The Digital Sky founder also faces revolt from Vkontakte shareholders against his presumed desire to fold that burgeoning site into Mail.ru. Vkontakte’s founding CEO, Pavel Durov, recently published an open letter describing such a merger as “utopian.” Ironically, Milner’s fantastic success with Facebook may be jacking up the price he and/or Mail.ru has to pay for the Russian copy.
    But if Facebook and Groupon do go public at anything like currently discussed prices, all that will be a footnote to two very lucrative investment calls. Even if Milner and Usmanov never repeat success on such a scale, they have opened the door to global tech investing for other Russian billionaires used to trusting their instincts and taking big swings.
    Next in line, oligarch watchers speculate, may be Mikhail Prokhorov, another metals magnate who is still richer than Usmanov with $18.8 billion of net worth, much of it in cash. Prokhorov already owns Russian financial information service RBC and his own social network, Snob.ru.
    Unlike Milner, Prokhorov looks for takeover targets that are in distress. He used the financial crisis for acquisitions as varied as the last-place New Jersey Nets basketball team and liquidity-starved Moscow investment bank Renaissance Group. He may well swoop in when tech bubble 2.0 bursts.

    to be continued …

  • Indigo

    **Following a private equity model, he bought Russian companies that resembled popular American start-ups, like 24×7, an e-commerce company akin to Amazon, and Molotok, an auction site. The biggest coup came in 2001, when NetBridge merged with Port.ru, Russia’s largest e-mail service, to form Digital Sky Technologies. The business, a mix of Russian Internet companies and United States investments, was broken up last year into DST Global and Mail.ru, which went public in November with a market value of $5.7 billion based on its offer price. At the time, Mail.ru was described as the largest publicly held Internet company in Europe.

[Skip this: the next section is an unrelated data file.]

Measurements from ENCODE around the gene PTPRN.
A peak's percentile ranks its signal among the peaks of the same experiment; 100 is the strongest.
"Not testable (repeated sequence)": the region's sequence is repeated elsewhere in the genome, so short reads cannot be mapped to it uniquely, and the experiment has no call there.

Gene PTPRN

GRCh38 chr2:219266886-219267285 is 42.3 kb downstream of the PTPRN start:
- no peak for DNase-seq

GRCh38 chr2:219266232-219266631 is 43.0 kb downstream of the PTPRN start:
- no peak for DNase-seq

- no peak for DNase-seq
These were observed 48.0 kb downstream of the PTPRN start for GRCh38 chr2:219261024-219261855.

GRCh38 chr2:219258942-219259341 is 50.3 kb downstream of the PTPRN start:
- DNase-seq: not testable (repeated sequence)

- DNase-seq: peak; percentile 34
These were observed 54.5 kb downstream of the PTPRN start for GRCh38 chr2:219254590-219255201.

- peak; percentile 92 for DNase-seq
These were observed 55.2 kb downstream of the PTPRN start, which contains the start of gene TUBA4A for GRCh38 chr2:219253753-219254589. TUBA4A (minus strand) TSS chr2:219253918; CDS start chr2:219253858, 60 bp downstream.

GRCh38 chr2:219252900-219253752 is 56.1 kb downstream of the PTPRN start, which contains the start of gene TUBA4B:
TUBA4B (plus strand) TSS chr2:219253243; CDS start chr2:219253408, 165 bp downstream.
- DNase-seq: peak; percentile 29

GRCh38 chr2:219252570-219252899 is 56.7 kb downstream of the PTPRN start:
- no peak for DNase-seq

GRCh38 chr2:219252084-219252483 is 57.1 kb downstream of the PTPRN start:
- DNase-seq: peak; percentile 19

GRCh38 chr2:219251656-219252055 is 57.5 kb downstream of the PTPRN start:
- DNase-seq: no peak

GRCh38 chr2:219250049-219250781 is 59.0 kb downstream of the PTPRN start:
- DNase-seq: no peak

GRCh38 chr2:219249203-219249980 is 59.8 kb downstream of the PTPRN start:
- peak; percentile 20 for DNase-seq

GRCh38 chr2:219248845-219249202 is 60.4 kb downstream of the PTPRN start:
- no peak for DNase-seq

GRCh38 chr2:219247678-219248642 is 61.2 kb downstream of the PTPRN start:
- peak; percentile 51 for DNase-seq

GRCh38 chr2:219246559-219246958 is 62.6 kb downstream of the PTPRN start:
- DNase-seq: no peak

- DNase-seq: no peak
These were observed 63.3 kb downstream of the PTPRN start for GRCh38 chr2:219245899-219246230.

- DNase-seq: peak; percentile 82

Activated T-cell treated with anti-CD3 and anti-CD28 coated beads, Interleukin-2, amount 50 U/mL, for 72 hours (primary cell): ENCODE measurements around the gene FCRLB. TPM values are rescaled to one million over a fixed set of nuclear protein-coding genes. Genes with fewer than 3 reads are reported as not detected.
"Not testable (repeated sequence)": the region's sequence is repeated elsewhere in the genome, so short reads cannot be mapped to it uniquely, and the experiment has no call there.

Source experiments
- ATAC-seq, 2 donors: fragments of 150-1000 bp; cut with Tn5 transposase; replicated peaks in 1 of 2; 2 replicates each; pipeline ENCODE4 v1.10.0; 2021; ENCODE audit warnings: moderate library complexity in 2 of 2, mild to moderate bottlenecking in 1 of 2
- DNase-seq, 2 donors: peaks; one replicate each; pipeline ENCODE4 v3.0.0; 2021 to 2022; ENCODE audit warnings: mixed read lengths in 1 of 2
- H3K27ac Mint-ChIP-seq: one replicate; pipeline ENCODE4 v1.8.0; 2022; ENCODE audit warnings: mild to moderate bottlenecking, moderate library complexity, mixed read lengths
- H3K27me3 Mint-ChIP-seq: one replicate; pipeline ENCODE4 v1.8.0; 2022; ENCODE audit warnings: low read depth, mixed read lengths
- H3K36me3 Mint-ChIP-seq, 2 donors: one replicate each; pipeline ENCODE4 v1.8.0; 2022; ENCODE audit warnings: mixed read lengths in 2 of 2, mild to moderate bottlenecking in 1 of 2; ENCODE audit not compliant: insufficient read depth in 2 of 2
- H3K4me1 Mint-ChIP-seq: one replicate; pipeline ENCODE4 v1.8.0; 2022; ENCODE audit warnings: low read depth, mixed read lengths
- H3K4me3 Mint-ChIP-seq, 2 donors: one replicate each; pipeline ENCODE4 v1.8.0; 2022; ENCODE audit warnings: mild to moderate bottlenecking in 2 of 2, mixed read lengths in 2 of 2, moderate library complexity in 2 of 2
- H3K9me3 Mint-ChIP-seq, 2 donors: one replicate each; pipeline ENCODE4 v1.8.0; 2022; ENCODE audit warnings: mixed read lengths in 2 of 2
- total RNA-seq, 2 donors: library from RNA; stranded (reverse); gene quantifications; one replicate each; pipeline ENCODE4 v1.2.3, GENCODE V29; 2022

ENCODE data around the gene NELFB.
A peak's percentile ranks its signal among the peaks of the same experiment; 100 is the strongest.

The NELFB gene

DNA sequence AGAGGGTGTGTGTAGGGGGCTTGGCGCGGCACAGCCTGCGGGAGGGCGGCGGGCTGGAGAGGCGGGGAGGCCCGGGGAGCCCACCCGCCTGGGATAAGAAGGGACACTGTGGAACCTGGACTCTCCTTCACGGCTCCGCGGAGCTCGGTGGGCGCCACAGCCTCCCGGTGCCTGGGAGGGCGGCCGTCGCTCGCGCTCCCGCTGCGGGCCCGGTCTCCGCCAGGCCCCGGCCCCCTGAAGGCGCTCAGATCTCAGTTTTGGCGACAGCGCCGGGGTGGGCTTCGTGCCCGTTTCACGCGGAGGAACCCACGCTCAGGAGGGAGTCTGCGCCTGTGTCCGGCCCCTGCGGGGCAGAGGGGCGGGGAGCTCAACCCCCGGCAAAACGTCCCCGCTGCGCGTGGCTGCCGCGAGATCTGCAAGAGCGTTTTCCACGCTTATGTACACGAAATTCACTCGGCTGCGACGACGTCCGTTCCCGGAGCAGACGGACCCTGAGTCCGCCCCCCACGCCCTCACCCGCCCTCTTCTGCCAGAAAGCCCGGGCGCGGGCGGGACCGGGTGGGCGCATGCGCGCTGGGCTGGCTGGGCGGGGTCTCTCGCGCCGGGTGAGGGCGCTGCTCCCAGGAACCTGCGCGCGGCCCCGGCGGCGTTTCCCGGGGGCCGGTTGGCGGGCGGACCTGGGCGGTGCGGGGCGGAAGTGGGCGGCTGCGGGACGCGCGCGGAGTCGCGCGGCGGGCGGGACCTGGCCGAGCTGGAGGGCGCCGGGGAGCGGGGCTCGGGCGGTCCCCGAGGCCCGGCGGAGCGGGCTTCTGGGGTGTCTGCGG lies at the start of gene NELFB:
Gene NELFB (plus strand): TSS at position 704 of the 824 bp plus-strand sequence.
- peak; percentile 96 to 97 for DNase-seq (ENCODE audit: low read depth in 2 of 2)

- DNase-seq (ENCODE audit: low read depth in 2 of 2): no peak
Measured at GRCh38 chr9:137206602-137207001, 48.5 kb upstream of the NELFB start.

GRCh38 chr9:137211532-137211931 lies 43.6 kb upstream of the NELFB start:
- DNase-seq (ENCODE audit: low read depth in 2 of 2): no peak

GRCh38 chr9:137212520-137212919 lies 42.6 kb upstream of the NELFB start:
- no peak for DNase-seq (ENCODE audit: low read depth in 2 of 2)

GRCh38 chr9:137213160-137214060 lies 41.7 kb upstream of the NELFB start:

Further info and links:
    FORTUNE — Yuri Milner’s top dealmaker has quit to launch his own firm, Fortune has learned.
    Alexander Tamas originally joined Milner’s Digital Sky Technologies in 2008, after having previously worked as an investment banker at Goldman Sachs (GS). His primary responsibility was international expansion, including DST’s investments in such companies as Alibaba, Airbnb, Facebook (FB), Groupon (GRPN), Spotify and Twitter.
    Tamas also worked on the build-up and $7 billion IPO of Mail.Ru Group, where he also sat on the board of directors.



    Hope it helps … that you had great time in Edinburgh and that you gained converts to the cause. (Fred is a hopeless case, though!)